Washington, D.C. – Today, House Judiciary Committee Chairman Jerrold Nadler (D-NY) issued the following statement after the House of Representatives unanimously passed 5 bills favorably reported by the Judiciary Committee:
“The bipartisan legislation passed today brings us one step closer to creating a more just criminal justice system, combatting notario fraud committed against our immigrant community, and protecting our nation’s athletes from sexual abuse. I am proud to see these meaningful bills passed with overwhelming support from both sides of the aisle, and I thank all who worked to get these reforms passed by the House of Representatives.
The House of Representatives passed the following bills:
H.R. 8124, the Criminal Judicial Administration Act of 2020:
The Criminal Judicial Administration Act, introduced by Representatives Hakeem Jeffries (D-NY) and Martha Roby (R-AL), authorizes courts, in the interests of justice, to order the U.S. Marshals to cover roundtrip travel and subsistence for defendants who must attend court hearings, but cannot afford to pay this on their own. The bill also amends current law to authorize a magistrate judge to hear post-judgment motions in misdemeanor cases in which he or she exercised trial jurisdiction.
H.R. 7718, the Protecting the Health and Wellness of Babies and Pregnant Women in Custody Act of 2020:
The Protecting the Health and Wellness of Babies and Pregnant Women in Custody Act, introduced by Representatives Karen Bass (D-CA), Guy Reschenthaler (R-PA) and Debbie Lesko (R-AZ), mandates the development of specific policies, guidelines and trainings for the Bureau of Prisons and the U.S. Marshals Service that pertain to pregnant and post-partum women, and bans restraints and restrictive housing pregnant and post-partum women. The bill also directs the GAO to study the services and protections in local and State correctional settings that are available for incarcerated pregnant women, and establishes a grant program, to be administered by the Department of Justice, to provide support to State and local facilities to implement programs equivalent to the federal programs developed by this bill.
H.R. 8225, the Fight Notario Fraud Act of 2020:
The Fight Notario Fraud Act, introduced by Representative Debbie Mucarsel-Powell (D-FL), criminalizes the unfortunately common practice of providing legal services—often fraudulently—in immigration matters to unwitting victims, despite having no legal authorization to practice law. The bill also requires the Attorney General to create at least 15 Special United States Attorney positions to prosecute notario fraud crimes, and it assigns the authority to prosecute and coordinate these cases to the Immigrant and Employee Rights Section within the Department of Justice.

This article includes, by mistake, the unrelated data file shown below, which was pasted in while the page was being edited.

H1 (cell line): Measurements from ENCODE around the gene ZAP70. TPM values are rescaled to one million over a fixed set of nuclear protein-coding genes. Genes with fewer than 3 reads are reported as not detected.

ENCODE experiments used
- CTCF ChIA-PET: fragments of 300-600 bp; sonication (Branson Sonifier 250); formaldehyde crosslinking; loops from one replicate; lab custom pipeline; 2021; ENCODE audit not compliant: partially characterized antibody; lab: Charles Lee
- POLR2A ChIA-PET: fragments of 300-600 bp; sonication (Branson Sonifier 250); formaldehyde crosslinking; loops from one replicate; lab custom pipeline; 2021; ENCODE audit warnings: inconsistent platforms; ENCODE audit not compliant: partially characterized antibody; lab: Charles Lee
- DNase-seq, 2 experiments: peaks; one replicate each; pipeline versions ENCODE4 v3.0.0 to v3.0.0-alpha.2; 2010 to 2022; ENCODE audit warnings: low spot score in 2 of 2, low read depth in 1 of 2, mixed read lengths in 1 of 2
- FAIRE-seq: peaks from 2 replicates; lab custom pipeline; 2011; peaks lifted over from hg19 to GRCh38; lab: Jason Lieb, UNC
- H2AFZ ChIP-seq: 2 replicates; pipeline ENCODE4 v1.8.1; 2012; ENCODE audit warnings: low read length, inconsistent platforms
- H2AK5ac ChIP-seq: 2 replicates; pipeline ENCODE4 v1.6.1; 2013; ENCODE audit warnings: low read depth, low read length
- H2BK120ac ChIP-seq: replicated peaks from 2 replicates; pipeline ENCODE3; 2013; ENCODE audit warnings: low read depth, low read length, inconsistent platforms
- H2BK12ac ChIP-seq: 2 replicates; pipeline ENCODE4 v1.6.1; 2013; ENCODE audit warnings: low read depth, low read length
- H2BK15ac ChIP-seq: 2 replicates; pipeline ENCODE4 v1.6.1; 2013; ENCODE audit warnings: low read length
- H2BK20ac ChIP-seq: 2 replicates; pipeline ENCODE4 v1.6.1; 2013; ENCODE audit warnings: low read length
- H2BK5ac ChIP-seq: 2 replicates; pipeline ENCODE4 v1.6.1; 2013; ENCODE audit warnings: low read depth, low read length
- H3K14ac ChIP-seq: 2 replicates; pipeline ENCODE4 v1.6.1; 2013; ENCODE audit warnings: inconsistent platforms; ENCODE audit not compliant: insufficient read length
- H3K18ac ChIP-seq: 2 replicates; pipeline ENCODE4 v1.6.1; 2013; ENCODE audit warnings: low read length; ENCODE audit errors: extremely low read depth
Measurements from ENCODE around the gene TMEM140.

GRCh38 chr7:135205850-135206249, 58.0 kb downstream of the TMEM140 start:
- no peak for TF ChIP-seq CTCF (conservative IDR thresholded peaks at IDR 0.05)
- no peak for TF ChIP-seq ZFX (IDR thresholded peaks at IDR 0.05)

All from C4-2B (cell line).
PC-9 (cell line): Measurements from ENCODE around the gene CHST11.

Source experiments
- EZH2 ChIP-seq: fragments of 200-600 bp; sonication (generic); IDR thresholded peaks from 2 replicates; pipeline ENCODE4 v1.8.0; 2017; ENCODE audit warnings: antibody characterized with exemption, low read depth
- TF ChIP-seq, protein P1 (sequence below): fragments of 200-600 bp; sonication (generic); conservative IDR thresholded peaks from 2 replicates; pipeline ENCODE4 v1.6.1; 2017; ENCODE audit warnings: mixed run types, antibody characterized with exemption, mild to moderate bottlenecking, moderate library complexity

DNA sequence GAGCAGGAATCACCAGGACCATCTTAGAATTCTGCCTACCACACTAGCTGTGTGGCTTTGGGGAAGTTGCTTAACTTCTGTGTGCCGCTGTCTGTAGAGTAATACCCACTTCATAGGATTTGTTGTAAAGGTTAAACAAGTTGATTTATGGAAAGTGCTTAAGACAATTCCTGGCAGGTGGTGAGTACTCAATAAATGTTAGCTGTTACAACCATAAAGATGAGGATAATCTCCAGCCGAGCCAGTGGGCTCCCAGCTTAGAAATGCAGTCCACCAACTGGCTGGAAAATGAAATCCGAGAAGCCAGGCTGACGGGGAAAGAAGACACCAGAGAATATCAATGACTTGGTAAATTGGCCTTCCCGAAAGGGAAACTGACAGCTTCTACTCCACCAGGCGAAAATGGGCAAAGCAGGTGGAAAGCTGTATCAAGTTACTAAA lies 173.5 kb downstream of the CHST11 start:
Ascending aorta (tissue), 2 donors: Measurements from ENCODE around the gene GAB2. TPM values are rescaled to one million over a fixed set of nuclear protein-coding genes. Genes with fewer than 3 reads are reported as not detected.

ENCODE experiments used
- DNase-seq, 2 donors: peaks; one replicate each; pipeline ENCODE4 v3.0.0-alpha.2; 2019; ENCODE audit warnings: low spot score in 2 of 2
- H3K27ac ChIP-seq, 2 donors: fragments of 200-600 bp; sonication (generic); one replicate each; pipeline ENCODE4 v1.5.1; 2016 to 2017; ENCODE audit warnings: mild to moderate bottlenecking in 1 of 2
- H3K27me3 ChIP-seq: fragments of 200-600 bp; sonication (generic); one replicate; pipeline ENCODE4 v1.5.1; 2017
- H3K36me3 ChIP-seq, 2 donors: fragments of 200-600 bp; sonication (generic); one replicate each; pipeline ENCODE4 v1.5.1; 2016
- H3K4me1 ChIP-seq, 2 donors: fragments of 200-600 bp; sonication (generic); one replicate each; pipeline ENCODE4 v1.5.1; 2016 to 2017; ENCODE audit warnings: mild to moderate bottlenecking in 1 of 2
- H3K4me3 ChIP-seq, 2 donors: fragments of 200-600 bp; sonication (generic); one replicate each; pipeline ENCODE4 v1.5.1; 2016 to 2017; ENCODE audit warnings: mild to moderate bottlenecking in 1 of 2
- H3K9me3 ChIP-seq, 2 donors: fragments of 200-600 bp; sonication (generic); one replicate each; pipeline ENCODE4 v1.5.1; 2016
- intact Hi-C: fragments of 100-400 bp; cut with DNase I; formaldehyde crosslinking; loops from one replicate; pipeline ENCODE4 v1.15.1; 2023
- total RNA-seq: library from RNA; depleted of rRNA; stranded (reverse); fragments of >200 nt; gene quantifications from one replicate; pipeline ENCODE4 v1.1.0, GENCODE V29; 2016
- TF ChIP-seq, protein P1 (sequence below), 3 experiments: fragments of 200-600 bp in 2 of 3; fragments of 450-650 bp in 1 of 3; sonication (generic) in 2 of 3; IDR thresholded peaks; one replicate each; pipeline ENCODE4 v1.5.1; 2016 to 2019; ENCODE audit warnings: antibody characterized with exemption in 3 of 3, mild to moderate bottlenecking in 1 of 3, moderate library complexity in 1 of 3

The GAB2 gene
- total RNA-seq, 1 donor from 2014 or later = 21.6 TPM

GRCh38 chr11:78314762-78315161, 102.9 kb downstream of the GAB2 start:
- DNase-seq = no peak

S. 2330, the Empowering Olympic, Paralympic, and Amateur Athletes Act of 2020:
The Empowering Olympic, Paralympic, and Amateur Athletes Act, introduced by Senator Jerry Moran (R-KS) with similar legislation introduced by Representative Ted Lieu (D-CA), will strengthen legal liability and accountability mechanisms for both the U.S. Olympic Committee and the governing bodies of specific sports. Additionally, it create clear procedures and reporting requirements for the U.S. Olympic and Paralympic Committee to ensure athletes are protected moving forward, and ensures that allegations of sexual abuse against athletes can be independently investigated without the interference of U.S. Olympic and Paralympic Committee or a national sports governing body.
H.R. 6813, the Promoting Alzheimer’s Awareness to Prevent Elder Abuse Act:
The Promoting Alzheimer’s Awareness to Prevent Elder Abuse Act, introduced by Representatives Ted Deutch (D-FL) and Guy Reschenthaler (R-PA), requires the Justice Department to ensure that its training materials under the Elder Abuse Prevention and Prosecution Act include information specifically targeted at treating, protecting and caring for people living with Alzheimer’s and related dementias. The bill also establishes a new requirement for the Justice Department to develop training materials to address situations in which individuals living with Alzheimer’s or dementia may be involved in a criminal case or proceeding as a victim or a witness.